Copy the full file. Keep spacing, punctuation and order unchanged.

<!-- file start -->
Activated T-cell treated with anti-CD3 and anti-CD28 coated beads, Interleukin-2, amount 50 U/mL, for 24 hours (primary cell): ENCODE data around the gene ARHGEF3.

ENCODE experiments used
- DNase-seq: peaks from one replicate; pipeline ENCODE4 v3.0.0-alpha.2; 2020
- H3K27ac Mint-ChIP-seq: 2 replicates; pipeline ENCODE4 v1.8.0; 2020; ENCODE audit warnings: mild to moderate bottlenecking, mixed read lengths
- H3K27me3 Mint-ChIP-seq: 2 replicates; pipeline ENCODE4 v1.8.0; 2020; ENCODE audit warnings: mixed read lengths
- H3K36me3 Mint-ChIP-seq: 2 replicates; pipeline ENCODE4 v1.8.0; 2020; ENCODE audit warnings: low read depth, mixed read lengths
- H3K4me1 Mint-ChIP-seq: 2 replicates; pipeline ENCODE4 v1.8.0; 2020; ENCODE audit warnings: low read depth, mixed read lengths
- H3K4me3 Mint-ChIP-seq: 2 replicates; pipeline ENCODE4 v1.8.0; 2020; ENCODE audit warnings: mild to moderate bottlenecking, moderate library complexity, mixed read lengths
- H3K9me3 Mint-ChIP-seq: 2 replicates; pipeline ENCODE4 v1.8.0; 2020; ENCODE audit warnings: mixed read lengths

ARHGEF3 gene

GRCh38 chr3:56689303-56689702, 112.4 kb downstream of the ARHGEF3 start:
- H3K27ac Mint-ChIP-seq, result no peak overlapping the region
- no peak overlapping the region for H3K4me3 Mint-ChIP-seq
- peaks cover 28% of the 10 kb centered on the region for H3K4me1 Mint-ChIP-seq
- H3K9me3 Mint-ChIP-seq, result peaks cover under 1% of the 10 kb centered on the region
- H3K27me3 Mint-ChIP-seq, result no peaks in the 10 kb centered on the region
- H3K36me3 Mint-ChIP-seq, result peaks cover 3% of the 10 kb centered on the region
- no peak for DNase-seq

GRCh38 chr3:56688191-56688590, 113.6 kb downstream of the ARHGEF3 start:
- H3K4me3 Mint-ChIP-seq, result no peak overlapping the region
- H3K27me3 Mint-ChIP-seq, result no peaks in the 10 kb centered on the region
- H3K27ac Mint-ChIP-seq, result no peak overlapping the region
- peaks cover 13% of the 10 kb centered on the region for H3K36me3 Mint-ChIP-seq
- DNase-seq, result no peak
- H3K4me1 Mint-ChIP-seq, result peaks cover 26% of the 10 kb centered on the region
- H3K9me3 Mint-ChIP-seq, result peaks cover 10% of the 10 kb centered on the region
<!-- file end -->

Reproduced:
Activated T-cell treated with anti-CD3 and anti-CD28 coated beads, Interleukin-2, amount 50 U/mL, for 24 hours (primary cell): ENCODE data around the gene ARHGEF3.

ENCODE experiments used
- DNase-seq: peaks from one replicate; pipeline ENCODE4 v3.0.0-alpha.2; 2020
- H3K27ac Mint-ChIP-seq: 2 replicates; pipeline ENCODE4 v1.8.0; 2020; ENCODE audit warnings: mild to moderate bottlenecking, mixed read lengths
- H3K27me3 Mint-ChIP-seq: 2 replicates; pipeline ENCODE4 v1.8.0; 2020; ENCODE audit warnings: mixed read lengths
- H3K36me3 Mint-ChIP-seq: 2 replicates; pipeline ENCODE4 v1.8.0; 2020; ENCODE audit warnings: low read depth, mixed read lengths
- H3K4me1 Mint-ChIP-seq: 2 replicates; pipeline ENCODE4 v1.8.0; 2020; ENCODE audit warnings: low read depth, mixed read lengths
- H3K4me3 Mint-ChIP-seq: 2 replicates; pipeline ENCODE4 v1.8.0; 2020; ENCODE audit warnings: mild to moderate bottlenecking, moderate library complexity, mixed read lengths
- H3K9me3 Mint-ChIP-seq: 2 replicates; pipeline ENCODE4 v1.8.0; 2020; ENCODE audit warnings: mixed read lengths

ARHGEF3 gene

GRCh38 chr3:56689303-56689702, 112.4 kb downstream of the ARHGEF3 start:
- H3K27ac Mint-ChIP-seq, result no peak overlapping the region
- no peak overlapping the region for H3K4me3 Mint-ChIP-seq
- peaks cover 28% of the 10 kb centered on the region for H3K4me1 Mint-ChIP-seq
- H3K9me3 Mint-ChIP-seq, result peaks cover under 1% of the 10 kb centered on the region
- H3K27me3 Mint-ChIP-seq, result no peaks in the 10 kb centered on the region
- H3K36me3 Mint-ChIP-seq, result peaks cover 3% of the 10 kb centered on the region
- no peak for DNase-seq

GRCh38 chr3:56688191-56688590, 113.6 kb downstream of the ARHGEF3 start:
- H3K4me3 Mint-ChIP-seq, result no peak overlapping the region
- H3K27me3 Mint-ChIP-seq, result no peaks in the 10 kb centered on the region
- H3K27ac Mint-ChIP-seq, result no peak overlapping the region
- peaks cover 13% of the 10 kb centered on the region for H3K36me3 Mint-ChIP-seq
- DNase-seq, result no peak
- H3K4me1 Mint-ChIP-seq, result peaks cover 26% of the 10 kb centered on the region
- H3K9me3 Mint-ChIP-seq, result peaks cover 10% of the 10 kb centered on the region